Battlefront II, or, Star Wars Holiday Special II: This Time It’s Pretty Much Malicious


You would think it’d be hard to put everything cool about an entire video game into one not so cluttered image. You would think that.

Were developer EA’s game Star Wars: Battlefront II not a licensed Star Wars game the sum total of its offerings would be unacceptable to the casual gaming public. More acceptable than its predecessor, if we’re splitting hairs, but unacceptable nonetheless. It represents the worst in licensed games: a mediocre product using its license not as a crutch, but as a straight up couch, knowing full well that it doesn’t even need to stand up for some dumb fanboy like me to traipse over.

EA’s handling out Battlefront II isn’t just a lazy “screw you” to consumers and fans, it flies in the face of the entire spirit of the Star Wars sequel era.

Disney is a business and it knows the goose it has in the Star Wars franchise. The embarrassingly obnoxious terms it’s set for theaters to play The Last Jedi make that abundantly clear. But despite Disney’s cold, calculating business mindset, the hands that are actually crafting Star Wars in this new era are passionate ones. Whether in the two newest films, the Star Wars: Rebels television show or the various Marvel comic books, there is continually a sense that the people who are given the chance to directly interact with and build upon the Star Wars universe have a respect for that opportunity. That sense of respect, of appreciation, is sorely lacking from EA who has twice now used the Star Wars license to drag down what can reasonably be considered the bare minimum.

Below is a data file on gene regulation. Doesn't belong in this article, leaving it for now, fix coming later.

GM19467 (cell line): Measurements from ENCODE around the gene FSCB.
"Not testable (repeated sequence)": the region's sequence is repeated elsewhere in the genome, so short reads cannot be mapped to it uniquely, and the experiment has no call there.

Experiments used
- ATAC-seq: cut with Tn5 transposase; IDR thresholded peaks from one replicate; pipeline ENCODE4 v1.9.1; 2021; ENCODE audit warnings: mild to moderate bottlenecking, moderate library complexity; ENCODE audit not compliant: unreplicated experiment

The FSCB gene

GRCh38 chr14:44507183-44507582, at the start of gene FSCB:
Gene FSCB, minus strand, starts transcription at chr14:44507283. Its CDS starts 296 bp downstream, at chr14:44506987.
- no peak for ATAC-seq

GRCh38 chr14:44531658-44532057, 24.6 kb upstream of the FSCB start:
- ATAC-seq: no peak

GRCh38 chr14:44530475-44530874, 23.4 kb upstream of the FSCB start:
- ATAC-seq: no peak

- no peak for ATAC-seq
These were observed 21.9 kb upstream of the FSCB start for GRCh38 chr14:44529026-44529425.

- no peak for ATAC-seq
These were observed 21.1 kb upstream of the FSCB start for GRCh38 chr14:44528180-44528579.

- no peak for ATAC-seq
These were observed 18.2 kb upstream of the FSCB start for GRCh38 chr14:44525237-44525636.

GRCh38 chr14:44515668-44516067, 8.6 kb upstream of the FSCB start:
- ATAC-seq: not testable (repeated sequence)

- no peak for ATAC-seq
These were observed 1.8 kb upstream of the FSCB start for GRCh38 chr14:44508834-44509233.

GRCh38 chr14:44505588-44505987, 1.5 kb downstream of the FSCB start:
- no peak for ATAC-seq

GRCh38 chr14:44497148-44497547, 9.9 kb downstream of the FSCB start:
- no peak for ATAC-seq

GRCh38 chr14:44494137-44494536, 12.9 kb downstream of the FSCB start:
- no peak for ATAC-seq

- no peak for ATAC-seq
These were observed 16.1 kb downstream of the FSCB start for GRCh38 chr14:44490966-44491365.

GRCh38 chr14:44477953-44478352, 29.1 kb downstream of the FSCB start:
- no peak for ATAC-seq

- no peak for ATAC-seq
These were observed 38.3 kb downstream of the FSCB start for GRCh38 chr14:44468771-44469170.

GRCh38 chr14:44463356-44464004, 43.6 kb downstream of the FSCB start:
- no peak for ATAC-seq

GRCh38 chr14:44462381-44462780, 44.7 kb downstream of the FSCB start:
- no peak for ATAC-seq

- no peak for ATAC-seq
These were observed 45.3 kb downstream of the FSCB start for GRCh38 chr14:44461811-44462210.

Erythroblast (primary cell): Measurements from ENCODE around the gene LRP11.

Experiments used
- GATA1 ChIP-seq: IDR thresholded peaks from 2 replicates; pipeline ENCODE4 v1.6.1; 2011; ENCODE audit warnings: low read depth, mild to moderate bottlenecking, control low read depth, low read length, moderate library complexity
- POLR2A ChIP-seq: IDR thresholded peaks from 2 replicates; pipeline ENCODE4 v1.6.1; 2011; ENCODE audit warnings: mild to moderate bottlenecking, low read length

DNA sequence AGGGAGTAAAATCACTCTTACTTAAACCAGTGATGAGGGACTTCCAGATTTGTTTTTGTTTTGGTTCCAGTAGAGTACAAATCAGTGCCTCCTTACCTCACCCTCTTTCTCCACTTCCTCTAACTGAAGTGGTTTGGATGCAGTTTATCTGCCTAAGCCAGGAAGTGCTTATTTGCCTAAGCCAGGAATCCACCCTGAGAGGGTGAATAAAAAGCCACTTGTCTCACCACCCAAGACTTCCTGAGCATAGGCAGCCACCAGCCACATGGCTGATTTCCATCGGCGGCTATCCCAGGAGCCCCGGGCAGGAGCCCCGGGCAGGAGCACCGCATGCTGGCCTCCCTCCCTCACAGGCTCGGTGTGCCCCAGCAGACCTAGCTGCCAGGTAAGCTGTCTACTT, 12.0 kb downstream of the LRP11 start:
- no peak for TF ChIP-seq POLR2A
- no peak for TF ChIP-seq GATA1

While EA’s second Battlefront is more than just four maps (fan outrage dragging that bare minimum upward kicking and screaming) it still limits the amount of maps available offline to the generous total of six. And why wouldn’t it? EA can’t get any of your money through it’s infamous micro transactions offline.

Needless limitations are the name of the game here.

During gameplay you’re limited to one weapon in your loadout. Why? And the selection of blasters, while movie accurate in site and sound, feel consistently unwieldy, each efficient only in specific circumstances. To tout my own credentials, I managed to platinum Call of Duty 4: Modern Warfare, but I never managed to feel particularly lethal, or even vaguely dangerous with Battlefront’s flailing controls and decorative weaponry, no matter how much I tinkered with the controller sensitivity. And those frustrations are only amplified when playing as any of the game’s hero characters from the Star Wars films. Though the cumbersome gameplay certainly extends the life of what would otherwise be a movie-length campaign mode.

A single player campaign mode is the biggest addition to Battlefront II, and though it’s existence is a win for fans, EA still manages to get away with putting in as little material as possible. There are no jaw-dropping moments in this campaign, no sense of excitement. It is point and shoot to the extreme, particularly during any of the admittedly gorgeous dogfights which have players flying X-Wings and Tie Fighters around in circles blowing up wave after wave of opposition just long enough to realize how little they’re actually doing.

The campaign follows the story of Iden Verzio, played by Janina Gavankar, leader of Inferno Squadron, an imperial special ops team. Starting at the end of Return of the Jedi, the campaign exists in a period in the Star Wars mythos that, despite a few novels and a comic book miniseries, still feels a little vague, as if being left open for films or a TV show. Battlefront II’s story similarly only manages to penetrate the primary Star Wars narrative in the loosest ways. Sold as a look at the fall of the Empire from the perspective of the Empire, the story it sells isn’t the one it tells. Without divulging too much, Battlefront II’s plot throws it’s characters down the most convenient, most obvious narrative escape hatch pretty much as soon as possible.